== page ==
— Citing a 99.4 per cent vote in favour of strike, United Steelworkers Local 480 and Local 9705 at Teck Trail Operations are preparing to enter into mediation with Teck Resources Ltd. Results of 1,080 votes cast by members: 1,074 votes were in favour of strike, leaving only six ‘No’s.’
— Trail council passed the recreation fees bylaw that will see a three per cent increase for facility rentals, admissions and memberships for facilities, equipment rentals and the Trail Residency Program (TRP).
— “Wisdom doesn’t grow on our good days.” This is one of the most important life lessons Mike Watson shares as co-author of a new and timely book called Rise Up: Leadership Habits for Turbulent Times. Watson returns to his hometown on Friday to sign books at Trail Pharmasave.
— A student from the Trail area has been pulled from class for the remainder of the year after allegedly making a threat toward a local school on social media. According to Trail police, the student did not intend to follow up on the threat, nor had the means to carry it out. The Trail RCMP is working with the school, and other supporting professionals in medical and social services, as well as the parents, to manage issues behind the genesis of the threat. The goal is to help the student who made the threat to learn from this experience and approach future issues in a more constructive way.
— As construction moves along for the new Dairy Queen restaurant in downtown Trail, the 1100-block of Cedar Avenue was closed to traffic early Wednesday.
— There’s definitely some cases of the jitters this week in the class of 145 graduating students at J.L. Crowe Secondary School, given traditional graduation ceremonies are returning to the grand stage on Friday in the Trail Memorial Centre. After two years of smaller more intimate graduation events due to pandemic restrictions, the Convocation for 2022 grads will again be held in the Cominco Arena, a venue that holds thousands, giving an open-arms invitation for family and friends to join the students in their big night. Jitters aside, Principal Aaron McKenzie says it’s going to be a great time.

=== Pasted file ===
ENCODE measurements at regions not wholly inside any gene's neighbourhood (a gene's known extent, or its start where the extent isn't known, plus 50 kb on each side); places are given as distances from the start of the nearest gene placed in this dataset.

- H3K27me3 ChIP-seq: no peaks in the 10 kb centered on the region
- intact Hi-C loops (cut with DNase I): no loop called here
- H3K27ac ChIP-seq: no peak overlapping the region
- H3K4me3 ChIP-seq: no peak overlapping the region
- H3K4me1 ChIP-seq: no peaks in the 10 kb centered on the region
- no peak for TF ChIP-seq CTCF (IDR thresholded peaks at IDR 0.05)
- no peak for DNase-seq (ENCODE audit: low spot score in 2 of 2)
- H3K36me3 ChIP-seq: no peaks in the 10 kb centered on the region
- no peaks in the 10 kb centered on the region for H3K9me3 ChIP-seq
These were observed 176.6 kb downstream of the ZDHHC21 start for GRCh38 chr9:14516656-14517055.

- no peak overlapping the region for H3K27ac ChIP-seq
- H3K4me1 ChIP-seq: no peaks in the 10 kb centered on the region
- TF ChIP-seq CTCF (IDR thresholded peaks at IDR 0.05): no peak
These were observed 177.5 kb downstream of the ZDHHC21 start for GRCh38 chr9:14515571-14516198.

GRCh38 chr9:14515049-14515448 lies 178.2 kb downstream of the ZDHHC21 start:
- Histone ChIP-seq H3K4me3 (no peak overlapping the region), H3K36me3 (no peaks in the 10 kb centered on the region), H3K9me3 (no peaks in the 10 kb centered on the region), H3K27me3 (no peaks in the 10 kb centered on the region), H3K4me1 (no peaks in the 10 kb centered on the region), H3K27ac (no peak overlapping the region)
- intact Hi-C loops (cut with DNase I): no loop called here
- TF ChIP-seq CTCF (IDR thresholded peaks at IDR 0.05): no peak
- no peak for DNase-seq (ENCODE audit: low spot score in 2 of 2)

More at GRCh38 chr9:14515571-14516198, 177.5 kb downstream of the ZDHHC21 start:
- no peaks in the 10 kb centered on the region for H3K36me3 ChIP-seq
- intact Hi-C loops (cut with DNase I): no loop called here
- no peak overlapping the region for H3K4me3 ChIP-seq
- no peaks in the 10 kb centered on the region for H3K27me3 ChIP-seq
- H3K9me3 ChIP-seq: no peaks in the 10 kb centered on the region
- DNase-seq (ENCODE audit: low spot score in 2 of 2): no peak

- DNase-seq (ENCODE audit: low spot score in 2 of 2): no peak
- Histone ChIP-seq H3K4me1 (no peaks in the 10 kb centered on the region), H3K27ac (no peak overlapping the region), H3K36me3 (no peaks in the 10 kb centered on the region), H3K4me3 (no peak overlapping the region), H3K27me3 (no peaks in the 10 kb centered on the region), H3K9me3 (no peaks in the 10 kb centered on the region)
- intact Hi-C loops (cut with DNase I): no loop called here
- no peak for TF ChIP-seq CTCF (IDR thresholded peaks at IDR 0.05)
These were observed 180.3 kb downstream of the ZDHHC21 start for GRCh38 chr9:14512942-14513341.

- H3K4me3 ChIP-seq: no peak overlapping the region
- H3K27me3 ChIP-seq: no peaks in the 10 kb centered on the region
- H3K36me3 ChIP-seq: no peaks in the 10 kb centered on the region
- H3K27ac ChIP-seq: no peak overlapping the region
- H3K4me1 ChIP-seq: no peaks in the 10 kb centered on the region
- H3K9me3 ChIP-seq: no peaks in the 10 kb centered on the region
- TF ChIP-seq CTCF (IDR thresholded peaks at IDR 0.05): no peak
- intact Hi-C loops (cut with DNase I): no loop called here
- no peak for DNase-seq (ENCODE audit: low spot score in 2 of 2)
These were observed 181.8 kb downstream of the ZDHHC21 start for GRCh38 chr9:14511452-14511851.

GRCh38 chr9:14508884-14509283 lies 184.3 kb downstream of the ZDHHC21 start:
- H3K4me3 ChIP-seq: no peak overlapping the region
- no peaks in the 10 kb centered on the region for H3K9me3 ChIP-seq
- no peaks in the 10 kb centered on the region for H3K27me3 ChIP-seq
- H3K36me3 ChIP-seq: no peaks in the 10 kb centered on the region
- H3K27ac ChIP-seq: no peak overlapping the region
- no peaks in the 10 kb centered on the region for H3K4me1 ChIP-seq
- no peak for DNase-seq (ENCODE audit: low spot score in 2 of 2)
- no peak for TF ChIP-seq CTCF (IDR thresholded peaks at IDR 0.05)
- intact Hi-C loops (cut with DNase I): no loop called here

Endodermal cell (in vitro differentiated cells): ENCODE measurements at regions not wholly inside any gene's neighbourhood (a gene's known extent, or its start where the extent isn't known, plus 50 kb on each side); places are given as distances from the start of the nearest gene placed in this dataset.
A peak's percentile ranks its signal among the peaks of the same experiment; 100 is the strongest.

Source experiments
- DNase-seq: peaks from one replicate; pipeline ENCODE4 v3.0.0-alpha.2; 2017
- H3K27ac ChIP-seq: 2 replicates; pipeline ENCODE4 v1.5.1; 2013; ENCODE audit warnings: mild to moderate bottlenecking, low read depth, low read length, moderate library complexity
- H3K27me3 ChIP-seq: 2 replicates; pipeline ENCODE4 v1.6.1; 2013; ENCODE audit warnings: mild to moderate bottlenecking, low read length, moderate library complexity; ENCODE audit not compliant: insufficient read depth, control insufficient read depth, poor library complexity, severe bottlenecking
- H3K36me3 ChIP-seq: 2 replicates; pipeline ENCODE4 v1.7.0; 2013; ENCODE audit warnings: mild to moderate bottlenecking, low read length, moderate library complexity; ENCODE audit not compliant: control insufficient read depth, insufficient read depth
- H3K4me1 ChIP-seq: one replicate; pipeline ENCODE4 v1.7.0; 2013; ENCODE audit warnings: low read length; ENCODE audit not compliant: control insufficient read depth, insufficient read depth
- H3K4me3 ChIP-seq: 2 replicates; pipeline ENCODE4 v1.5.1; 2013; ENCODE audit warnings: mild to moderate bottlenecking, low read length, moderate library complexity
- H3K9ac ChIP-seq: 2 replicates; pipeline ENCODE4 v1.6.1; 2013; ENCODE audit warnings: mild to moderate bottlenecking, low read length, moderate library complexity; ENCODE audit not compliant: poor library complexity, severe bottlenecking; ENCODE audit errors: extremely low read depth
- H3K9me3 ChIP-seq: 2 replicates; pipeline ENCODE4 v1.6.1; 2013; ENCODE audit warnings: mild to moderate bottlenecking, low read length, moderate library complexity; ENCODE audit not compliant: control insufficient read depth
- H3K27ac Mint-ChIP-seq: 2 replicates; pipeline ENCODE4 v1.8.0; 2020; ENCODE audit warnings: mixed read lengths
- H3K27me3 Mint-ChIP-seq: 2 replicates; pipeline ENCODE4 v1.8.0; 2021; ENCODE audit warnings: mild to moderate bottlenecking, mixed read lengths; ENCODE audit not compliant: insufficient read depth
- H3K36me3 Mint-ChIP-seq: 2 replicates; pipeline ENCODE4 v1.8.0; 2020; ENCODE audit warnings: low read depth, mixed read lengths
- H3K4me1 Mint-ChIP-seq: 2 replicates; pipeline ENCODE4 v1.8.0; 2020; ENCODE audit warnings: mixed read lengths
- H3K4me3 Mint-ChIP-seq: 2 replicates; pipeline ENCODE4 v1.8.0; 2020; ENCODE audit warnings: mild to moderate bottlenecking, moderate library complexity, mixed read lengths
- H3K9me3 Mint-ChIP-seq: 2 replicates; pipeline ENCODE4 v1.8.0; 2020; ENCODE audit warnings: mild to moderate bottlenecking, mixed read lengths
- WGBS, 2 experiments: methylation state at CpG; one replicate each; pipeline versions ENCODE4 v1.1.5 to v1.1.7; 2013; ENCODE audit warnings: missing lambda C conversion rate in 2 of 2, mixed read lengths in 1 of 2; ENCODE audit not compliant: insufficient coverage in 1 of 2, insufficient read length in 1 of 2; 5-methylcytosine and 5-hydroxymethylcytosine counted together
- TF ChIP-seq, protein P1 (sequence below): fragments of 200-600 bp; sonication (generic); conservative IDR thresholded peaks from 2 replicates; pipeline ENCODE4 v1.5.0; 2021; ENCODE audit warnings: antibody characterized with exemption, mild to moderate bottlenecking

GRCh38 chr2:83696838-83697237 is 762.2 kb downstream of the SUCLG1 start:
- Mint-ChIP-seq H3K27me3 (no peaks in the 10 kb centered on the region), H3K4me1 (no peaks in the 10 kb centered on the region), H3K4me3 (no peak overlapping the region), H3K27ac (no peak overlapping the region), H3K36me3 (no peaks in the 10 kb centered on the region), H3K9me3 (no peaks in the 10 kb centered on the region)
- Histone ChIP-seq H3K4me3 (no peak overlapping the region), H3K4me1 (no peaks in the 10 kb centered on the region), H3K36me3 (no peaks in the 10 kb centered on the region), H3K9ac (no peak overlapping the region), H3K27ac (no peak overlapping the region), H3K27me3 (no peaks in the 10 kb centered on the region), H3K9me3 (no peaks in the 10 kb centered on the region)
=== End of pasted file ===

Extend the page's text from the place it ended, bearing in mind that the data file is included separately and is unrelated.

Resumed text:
— Celebrations for the country’s 155th birthday move back to Trail this year with Kiwanis and the city hosting a July 1 event at Gyro Park.
— The City of Trail launches The Active Transporation Plan survey, asking participants to identify stretches of roadways, which the city terms “connectors,” and label them from “high” to “low” priority.
— After presenting their positions with mediator Vince Ready over two days earlier this week, the bargaining committee for upwards of 1,200 Teck Trail union workers and the company remained at an impasse. Both parties, however, did agree for Ready to provide recommended terms for settlement.
— The City of Rossland and the Lower Columbia Affordable Housing Society announces that the new city hall and affordable workforce housing building will be named “Rossland Yards.”